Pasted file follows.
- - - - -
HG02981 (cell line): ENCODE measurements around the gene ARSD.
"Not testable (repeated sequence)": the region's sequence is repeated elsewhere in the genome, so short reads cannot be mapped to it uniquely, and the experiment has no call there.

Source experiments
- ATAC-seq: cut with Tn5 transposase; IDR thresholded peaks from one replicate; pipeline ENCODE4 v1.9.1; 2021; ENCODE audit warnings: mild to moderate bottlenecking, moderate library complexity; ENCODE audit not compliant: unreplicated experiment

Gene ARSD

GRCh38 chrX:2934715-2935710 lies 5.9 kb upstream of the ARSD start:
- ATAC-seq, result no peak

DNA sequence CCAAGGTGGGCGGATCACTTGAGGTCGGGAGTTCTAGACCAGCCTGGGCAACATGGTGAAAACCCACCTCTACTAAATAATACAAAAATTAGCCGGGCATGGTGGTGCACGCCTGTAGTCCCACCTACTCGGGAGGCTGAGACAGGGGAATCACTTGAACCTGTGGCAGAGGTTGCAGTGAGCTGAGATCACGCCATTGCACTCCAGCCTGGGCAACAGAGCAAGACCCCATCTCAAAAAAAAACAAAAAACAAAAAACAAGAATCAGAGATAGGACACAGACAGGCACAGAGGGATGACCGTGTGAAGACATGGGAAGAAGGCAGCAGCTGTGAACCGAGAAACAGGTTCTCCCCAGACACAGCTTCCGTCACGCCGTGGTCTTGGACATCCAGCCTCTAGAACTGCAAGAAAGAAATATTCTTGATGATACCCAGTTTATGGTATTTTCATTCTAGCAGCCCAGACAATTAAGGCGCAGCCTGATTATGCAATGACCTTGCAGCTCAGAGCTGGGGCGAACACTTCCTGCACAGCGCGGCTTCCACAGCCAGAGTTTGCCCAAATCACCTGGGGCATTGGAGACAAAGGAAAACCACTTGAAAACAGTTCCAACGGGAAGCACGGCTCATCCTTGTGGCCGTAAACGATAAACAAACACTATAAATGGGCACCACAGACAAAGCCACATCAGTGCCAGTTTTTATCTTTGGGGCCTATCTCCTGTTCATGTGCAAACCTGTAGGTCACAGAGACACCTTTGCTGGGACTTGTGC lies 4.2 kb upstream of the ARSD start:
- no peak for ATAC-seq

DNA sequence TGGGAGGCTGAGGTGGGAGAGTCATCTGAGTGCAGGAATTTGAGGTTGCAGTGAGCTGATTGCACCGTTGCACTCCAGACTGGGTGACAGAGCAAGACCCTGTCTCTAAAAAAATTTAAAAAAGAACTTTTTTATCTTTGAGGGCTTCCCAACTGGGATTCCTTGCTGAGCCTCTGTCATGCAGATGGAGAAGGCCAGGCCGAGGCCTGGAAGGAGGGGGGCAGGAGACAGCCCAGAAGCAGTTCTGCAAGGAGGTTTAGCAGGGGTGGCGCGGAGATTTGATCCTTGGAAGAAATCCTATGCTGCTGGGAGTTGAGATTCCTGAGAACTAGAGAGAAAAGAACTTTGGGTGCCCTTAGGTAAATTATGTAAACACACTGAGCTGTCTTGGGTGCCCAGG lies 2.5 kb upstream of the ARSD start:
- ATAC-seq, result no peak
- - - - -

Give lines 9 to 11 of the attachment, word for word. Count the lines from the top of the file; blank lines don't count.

- no peak for ATAC-seq

DNA sequence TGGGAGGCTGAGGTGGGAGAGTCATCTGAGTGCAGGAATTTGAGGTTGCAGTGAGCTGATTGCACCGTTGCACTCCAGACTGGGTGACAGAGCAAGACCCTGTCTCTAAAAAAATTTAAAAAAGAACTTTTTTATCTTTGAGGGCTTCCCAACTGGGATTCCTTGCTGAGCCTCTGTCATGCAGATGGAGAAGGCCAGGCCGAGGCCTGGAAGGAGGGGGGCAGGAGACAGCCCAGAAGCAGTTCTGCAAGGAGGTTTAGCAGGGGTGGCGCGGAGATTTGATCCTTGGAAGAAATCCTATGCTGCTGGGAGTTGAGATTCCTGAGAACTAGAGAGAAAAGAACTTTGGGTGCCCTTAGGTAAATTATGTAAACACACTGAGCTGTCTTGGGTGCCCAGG lies 2.5 kb upstream of the ARSD start:
- ATAC-seq, result no peak